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Designers' Interview - A Distant Plain

By Brant Guillory with Brian Train and Volko Ruhnke (designers), 29 August 2012

Building on the COIN series for GMT, designers Brian Train and Volko Ruhnke have teamed up for a hard look at Afghanistan with their upcoming multi-player counterinsurgency game, on pre-order now with GMT Games.

GH: OK, now you've both got already stellar reputations as game designers tackling tough conflicts, so how did this collaboration come about? Were you getting together specifically to work on an Afghanistan game, or were you a collaboration in search of an interesting topic?

BT: “Stellar”? Well, I might have been in the designing end of things for longer than Volko, but in terms of name recognition and overall sales, I’m still a white dwarf. Volko has scored three big hits in a row with Wilderness War, Labyrinth, and now Andean Abyss. I had helped in a playtest of Andean Abyss in 2011 and was very impressed by Volko’s COIN system. So when he contacted me with the proposal that we work together, I jumped at it.

VR: Thanks Brant! I’d say more the latter. I knew much of Brian’s work. His Algeria design had been a key influence on my own COIN Series system, so I figured that we could produce something harmonious together. I felt that Brian’s work deserved even wider distribution and suggested to him that he ought to do a design for my publisher, GMT Games, in light of GMT’s stellar production values and marketing reach. I added to that the suggestion that he ought to do an insurgency game with me, and make it part of the COIN Series—he could choose the setting. He agreed and chose modern Afghanistan. adpThat topic had not been on my list, but naturally I jumped at the chance to work with him!

BT: I suggested Afghanistan as a topic because I had already designed or done development work on several operational, campaign-level Afghanistan games (namely, Kandahar Province and none yet officially published) but wanted to do something on the entire war – until now, the only games to deal with conflict over the whole of Afghanistan have been by Joe Miranda (Holy War Afghanistan, First Afghan War, Second Afghan War, Asia Crossroads) for other time periods. I think it was about time to try and tackle the Fifth Afghan War (or maybe it’s the Sixth) at the strategic scale, in a way that highlighted the asymmetric capabilities and intentions of the forces involved.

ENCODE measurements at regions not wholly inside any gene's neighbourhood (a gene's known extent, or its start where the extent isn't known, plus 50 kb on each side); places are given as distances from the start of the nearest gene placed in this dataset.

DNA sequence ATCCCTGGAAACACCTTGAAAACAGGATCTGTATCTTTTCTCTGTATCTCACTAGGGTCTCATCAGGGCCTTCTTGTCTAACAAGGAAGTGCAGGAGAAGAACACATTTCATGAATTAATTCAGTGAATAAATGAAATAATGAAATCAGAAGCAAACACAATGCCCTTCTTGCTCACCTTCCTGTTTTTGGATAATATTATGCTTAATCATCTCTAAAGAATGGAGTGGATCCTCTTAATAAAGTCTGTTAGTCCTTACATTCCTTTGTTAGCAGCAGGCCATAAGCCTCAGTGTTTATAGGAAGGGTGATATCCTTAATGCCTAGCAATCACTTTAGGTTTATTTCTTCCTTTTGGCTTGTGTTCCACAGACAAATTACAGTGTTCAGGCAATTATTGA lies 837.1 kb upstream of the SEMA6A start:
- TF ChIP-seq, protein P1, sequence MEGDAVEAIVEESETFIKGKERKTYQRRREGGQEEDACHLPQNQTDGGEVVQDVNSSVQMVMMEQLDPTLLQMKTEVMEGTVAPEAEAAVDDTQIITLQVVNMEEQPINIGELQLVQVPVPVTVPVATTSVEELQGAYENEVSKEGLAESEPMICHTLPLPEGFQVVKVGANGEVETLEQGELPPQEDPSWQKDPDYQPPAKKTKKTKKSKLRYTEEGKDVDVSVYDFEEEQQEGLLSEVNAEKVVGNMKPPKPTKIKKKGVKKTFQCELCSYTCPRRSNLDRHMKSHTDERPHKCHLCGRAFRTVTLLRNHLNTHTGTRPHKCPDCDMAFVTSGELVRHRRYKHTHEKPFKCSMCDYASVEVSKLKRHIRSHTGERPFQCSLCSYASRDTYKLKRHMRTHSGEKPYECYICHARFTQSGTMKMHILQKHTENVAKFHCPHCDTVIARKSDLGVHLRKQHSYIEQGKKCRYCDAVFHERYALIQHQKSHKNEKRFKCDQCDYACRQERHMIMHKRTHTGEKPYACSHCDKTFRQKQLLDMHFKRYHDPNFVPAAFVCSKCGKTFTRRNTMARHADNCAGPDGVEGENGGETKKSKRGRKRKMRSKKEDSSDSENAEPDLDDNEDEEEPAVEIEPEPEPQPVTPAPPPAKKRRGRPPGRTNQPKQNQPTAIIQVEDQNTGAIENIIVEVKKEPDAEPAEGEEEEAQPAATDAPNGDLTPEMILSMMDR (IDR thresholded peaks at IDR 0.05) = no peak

Note that all images are from current playtest versions of the game, and are not likely to reflect the final artwork once the game is ready.


GH: What was the division of labor like and how did it evolve?

BT: Volko’s work on Andean Abyss was the best jump-off point for this game. It was not difficult to take the rules for this earlier game and do some addition and subtraction of concepts and mechanisms, since the COIN system he has developed is both sound and extremely clever. I think the major work involved, besides the prototype map, was in developing cards for the Event Deck and fine-tuning the victory conditions for each of the four factions. Volko and I swatted concepts and tweaks for these back and forth very quickly, and within ten weeks (since we both have day jobs) we had a worked-out design ready to playtest.

VR: Brian has deeper background on Afghanistan than I do, so he has provided most of the subject matter expertise, while I have guided the graft onto my COIN Series game system. Brian did the prototype map with inputs from me and came up with most of the list of events for the deck. I took his inputs on the Factions’ victory conditions and special abilities and fleshed out the operations menus and order of battle. Kicking things around together, and with thoughts from GMT president Gene Billingsley, we together came up with side mechanics new to the Series—Government Graft, the Islamabad Track, and so on.


GH: A Distant Plain is supposed to build on the Andean Abyss system. Tell us a little about the evolution of the system, and how it draws from its card-driven ancestors? What new wrinkles have been introduced specifically for A Distant Plain?